Additionally, a complaint must describe the claim with sufficient detail as to "give the defendants fair notice of what the...claim is and the grounds upon which it rests." Bell Atl. Corp. v. Twombly, 550 U.S. 544, 555 (2007)(quoting Conley v. Gibson, 355 U.S. 41, 47 (1957)). However, a complaint does not need to set forth all relevant facts or recite the law. Rather, all that is required is "a short and plain statement of the claim showing that the pleader is entitled to relief." FED. R. CIV. P. 8(a); see also Doherty v. City of Chicago, 75 F.3d 318, 322 (7th Cir. 1996).


I. Counts I & II: Section 1983 Unreasonable Detention and Conspiracy

As a preliminary matter, the County defendants moved to dismiss Counts I and II, Lanza's Section 1983 claims for unreasonable detention and conspiracy. Lanza's response to the County defendants' motion to dismiss clarifies that Count I is against the City of Chicago only and Count II was included in his Second Amended Complaint in error. (Pl.'s Resp. at 2.) Therefore, Counts I and II are dismissed as to the County defendants.

II. Faermark has Prosecutorial Immunity for Counts III, IV, and V

Based upon the facts set forth above, as well as Lanza's specific allegations against the County defendants, which claim that he was improperly subjected to judicial proceedings unsupported by probable cause that resulted in severe emotional distress, (2d Am. Compl. ¶¶ 52, 59, 65.), Lanza asserts three claims against Faermark: 1) malicious prosecution; 2) conspiracy; and 3) intentional infliction of emotional distress. Additionally, he sets forth claims for conspiracy, respondeat superior and indemnification against Cook County.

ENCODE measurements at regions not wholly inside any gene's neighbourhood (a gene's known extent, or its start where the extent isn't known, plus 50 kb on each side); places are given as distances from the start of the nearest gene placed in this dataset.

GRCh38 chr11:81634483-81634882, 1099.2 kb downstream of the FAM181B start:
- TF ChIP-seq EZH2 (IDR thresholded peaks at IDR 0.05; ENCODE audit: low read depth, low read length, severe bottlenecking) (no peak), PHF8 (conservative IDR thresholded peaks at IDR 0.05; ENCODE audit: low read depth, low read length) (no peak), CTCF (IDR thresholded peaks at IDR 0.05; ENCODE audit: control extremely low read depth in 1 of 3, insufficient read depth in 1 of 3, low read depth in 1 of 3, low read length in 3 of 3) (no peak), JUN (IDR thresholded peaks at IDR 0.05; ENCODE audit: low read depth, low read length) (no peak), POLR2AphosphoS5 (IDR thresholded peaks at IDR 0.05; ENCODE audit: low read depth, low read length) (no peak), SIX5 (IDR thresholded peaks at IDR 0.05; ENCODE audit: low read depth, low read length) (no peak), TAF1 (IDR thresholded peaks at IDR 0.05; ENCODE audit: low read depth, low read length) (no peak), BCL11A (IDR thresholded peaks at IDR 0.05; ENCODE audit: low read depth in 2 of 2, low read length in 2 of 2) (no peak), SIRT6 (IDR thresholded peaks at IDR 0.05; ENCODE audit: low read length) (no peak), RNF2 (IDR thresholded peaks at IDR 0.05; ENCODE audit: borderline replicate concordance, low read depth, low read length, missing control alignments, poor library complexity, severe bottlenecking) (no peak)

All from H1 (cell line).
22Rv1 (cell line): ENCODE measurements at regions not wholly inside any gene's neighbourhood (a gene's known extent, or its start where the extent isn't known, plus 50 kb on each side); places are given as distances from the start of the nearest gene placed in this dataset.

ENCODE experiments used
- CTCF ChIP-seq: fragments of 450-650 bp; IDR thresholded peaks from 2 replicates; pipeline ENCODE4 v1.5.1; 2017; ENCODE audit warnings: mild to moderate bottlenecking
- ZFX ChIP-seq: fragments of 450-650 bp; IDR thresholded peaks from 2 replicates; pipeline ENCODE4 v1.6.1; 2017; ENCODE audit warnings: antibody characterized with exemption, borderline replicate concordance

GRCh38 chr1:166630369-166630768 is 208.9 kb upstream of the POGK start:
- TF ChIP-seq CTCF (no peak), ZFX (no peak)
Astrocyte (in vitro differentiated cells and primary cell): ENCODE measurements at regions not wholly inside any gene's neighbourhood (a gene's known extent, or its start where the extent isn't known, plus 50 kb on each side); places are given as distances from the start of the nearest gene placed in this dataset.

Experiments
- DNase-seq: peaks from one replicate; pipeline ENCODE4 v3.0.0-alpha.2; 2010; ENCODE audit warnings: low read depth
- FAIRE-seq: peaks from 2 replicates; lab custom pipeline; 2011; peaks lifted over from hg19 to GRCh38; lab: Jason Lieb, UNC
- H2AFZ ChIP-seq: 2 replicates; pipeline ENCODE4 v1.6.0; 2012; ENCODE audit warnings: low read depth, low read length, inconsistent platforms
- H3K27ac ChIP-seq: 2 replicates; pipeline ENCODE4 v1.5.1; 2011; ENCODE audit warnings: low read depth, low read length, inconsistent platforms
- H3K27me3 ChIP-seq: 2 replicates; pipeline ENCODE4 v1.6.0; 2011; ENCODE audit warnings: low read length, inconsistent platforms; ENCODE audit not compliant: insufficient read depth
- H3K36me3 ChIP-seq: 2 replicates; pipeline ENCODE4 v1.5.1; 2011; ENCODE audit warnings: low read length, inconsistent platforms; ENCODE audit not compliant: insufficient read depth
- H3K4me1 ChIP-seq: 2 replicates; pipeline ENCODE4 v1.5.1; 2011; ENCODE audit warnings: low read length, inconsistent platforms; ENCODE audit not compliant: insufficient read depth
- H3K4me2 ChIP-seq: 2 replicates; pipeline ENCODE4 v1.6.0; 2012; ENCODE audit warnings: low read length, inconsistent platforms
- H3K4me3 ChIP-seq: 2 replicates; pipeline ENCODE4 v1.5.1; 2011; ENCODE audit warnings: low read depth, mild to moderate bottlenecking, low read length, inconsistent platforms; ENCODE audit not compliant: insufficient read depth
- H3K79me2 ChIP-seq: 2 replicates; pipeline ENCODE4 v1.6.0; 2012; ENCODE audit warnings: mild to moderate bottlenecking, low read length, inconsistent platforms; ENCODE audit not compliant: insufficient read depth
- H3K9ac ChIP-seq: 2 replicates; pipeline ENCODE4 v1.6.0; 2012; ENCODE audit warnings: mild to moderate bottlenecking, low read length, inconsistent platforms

The County defendants move to dismiss the three claims against Faermark on the grounds that, at all relevant times, Faermark was acting within the scope of his prosecutorial responsibilities in evaluating the criminal charges and initiation of judicial proceedings against Lanza. (Def's Reply at 12.) They argue that the actions of Faermark in speaking with the plaintiff's attorney and acquiring a written statement from Lanza fall within the purview of "obtaining, reviewing, and evaluating of evidence," which is required to prepare for the initiation of the criminal process and a trial. Imbler v. Pachtman, 424 U.S. 409, 431 n.33 (1976). This preparation includes actions "preliminary to the initiation of a prosecution and actions apart from the courtroom." Id. at 430-31 nn.32-33. Therefore, Faermark's actions fall within the scope of traditional prosecutorial functions and are protected by absolute prosecutorial immunity. Van de Kamp v. Goldstein, 129 S.Ct. 855 (2009); Buckley v. Fitzsimmons, 509 U.S. 259, 274 (1993)(holding that actions such as "professional evaluation of evidence assembled by the police" are absolutely protected because they are done in anticipation of judicial proceedings); Imbler v. Pachtman, 424 U.S. at 431 (prosecutor's actions that are "intimately associated with the judicial phase of the criminal process" are entitled to absolute immunity).